Six decades after Brown ruling, US schools still segregated
Separated along socioeconomic and racial lines, schools are less diverse than at any other time in the last four decades
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Separated along socioeconomic and racial lines, schools are less diverse than at any other time in the last four decades
African-American and Latino students are less likely to attend racially and ethnically diverse schools today than at any other time in the last four decades. This, almost 60 years after the landmark Supreme Court ruling that desegregated schools, represents a major setback for one of the core goals of the civil rights movement.
According to a September 2012 study by the Civil Rights Project at the University of California, Los Angeles, more than 74 percent of African-American students and 80 percent of Latinos attended schools in 2009-10 where at least half the population consisted of only one minority.
"Our school district is extremely segregated," said Caitlin McNulty, an English-as-a-second-language teacher at Valley West Elementary School in Houston. "Part of that is just we have a huge minority population in our district, period, so I'd say the majority of our schools are at least 80 percent minority."
In her school district, African-Americans and Latinos made up more than 90 percent of the student population last year. Only seven of the 705 students at her school were white -- less than one percent.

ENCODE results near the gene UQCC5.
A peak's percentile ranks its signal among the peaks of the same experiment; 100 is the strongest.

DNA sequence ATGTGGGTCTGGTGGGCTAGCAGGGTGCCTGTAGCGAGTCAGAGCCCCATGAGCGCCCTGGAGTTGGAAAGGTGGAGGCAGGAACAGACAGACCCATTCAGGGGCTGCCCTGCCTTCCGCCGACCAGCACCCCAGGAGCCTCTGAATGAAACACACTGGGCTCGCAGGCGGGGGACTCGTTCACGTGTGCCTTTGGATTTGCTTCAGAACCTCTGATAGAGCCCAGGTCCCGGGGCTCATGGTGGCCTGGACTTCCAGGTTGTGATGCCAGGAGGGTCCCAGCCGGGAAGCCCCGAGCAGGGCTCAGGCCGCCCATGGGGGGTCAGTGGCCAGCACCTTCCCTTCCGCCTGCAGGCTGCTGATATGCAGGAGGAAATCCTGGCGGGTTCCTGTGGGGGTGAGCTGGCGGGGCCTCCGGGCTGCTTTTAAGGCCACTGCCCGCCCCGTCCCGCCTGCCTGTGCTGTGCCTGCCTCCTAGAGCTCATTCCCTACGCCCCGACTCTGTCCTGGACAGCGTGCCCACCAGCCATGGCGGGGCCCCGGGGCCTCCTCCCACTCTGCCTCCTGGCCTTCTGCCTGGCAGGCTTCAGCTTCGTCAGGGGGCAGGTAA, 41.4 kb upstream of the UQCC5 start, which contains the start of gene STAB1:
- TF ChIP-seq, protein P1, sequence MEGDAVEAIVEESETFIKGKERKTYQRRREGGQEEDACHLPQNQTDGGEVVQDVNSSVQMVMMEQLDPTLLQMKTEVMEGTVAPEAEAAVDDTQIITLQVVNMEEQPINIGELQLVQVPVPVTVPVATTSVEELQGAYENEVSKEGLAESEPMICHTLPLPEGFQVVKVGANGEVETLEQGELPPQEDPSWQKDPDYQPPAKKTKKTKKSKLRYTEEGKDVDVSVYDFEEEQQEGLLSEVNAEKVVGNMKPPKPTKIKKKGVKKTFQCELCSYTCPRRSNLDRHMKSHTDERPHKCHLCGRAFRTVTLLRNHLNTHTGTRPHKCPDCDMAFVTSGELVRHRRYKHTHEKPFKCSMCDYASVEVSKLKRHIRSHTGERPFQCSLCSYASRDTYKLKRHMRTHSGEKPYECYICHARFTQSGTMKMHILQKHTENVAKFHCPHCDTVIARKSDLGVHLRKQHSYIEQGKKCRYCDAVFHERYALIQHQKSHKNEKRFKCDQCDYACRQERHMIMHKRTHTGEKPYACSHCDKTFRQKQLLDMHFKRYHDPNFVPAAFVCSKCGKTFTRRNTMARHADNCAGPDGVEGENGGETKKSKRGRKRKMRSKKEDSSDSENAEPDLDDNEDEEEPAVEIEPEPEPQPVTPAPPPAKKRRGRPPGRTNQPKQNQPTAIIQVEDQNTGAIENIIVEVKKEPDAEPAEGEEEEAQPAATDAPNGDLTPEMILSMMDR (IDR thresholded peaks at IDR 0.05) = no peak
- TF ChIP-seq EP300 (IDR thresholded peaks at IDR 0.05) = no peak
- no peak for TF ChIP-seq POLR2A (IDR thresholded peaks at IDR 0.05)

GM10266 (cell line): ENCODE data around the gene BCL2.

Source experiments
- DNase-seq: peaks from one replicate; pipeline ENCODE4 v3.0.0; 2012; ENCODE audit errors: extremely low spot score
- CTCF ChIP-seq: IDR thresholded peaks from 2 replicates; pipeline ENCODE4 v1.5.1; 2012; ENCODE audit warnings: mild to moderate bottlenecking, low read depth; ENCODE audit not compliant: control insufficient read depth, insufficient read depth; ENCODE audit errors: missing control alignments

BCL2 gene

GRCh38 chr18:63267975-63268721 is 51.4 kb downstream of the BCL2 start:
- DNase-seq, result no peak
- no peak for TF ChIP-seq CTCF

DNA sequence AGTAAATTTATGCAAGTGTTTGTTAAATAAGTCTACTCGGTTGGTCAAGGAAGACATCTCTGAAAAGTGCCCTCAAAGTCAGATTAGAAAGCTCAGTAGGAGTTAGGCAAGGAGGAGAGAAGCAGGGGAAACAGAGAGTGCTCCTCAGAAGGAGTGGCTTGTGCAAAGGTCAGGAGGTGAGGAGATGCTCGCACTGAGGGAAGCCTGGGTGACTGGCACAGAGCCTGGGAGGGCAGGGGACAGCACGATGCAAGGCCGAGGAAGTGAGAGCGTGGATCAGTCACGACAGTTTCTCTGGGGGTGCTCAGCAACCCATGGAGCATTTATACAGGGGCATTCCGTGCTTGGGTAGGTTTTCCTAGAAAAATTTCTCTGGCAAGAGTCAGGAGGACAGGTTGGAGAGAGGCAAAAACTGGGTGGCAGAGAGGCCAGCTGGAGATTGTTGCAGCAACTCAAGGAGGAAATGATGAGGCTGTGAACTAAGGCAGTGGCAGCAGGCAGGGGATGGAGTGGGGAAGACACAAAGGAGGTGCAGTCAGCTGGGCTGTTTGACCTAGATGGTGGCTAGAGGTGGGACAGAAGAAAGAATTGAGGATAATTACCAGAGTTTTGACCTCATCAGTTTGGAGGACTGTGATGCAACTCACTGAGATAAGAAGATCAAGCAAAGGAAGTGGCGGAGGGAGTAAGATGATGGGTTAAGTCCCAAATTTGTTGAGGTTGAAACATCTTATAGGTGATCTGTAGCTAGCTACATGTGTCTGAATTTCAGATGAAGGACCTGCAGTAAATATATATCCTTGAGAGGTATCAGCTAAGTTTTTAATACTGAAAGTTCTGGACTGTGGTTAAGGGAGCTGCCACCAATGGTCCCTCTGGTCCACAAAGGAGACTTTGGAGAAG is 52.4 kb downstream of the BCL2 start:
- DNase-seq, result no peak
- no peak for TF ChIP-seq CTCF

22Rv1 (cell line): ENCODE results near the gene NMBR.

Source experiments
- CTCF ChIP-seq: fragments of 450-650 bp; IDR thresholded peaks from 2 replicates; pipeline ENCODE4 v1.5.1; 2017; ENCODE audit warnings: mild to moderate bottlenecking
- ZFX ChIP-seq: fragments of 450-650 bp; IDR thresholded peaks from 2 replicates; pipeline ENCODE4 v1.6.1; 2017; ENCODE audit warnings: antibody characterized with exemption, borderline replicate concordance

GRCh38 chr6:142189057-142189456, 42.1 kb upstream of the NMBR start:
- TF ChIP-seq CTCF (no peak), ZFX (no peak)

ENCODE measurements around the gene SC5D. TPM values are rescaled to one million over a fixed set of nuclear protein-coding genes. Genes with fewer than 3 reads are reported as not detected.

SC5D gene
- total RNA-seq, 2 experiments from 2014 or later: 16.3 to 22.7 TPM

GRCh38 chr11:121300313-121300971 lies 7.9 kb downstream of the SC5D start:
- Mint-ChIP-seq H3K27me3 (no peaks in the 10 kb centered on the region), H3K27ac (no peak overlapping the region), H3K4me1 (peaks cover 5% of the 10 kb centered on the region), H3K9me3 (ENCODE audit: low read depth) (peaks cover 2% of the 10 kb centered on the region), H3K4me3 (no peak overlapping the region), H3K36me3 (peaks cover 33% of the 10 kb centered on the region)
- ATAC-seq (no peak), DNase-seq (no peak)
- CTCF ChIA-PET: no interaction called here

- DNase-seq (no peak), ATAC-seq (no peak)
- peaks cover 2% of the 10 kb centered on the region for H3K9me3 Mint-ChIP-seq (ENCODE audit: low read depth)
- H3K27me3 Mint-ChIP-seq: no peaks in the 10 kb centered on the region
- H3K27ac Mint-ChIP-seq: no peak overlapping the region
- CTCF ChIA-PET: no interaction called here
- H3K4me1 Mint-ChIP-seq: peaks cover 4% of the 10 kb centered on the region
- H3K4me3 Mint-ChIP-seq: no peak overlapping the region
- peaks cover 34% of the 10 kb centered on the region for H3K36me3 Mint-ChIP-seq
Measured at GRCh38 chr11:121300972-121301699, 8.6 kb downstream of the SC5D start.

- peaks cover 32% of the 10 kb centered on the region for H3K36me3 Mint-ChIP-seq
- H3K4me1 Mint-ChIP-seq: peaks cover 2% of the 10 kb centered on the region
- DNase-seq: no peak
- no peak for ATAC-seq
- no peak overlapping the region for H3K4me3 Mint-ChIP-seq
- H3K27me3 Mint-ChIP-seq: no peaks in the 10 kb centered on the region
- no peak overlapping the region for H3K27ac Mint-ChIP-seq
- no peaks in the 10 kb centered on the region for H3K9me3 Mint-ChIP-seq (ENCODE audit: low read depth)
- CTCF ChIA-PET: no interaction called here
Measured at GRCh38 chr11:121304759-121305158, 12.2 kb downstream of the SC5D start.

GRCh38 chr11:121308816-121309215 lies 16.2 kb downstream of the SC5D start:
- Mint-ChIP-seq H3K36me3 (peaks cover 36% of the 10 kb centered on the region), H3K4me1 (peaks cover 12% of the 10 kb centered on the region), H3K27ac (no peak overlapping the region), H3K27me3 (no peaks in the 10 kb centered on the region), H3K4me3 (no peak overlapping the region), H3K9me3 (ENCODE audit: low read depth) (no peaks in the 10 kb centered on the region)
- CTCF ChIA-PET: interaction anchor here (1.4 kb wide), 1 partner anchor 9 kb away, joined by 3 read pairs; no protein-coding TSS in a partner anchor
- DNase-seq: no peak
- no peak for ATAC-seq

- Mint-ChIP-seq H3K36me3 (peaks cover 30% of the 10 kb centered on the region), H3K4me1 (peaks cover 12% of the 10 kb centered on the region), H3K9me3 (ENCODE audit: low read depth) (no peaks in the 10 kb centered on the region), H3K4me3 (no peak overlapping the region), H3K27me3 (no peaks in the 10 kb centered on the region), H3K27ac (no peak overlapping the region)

"That's not out of the ordinary" in her district, McNulty said. "It's just not representative of the population that's here."
Schools across America are resegregating, in part because of a string of court cases since 1991 that have quietly rolled back court enforcement and monitoring of efforts to desegregate schools, say education and legal experts.
With the impact on diversity from self-segregated communities, the increasing prevalance of charter schools and a variety of socioeconomic challenges plaguing minority communities, gains in classroom diversity are being erased at an alarming pace.
In the 1971 case Swann v. Charlotte-Mecklenburg Board of Education, the Supreme Court ruled unanimously that public school districts could pursue desegregation by busing students from highly segregated neighborhoods into majority-white schools. The goal was for schools to be "racially balanced" and be compliant with the 1954 Brown v. Board of Education decision.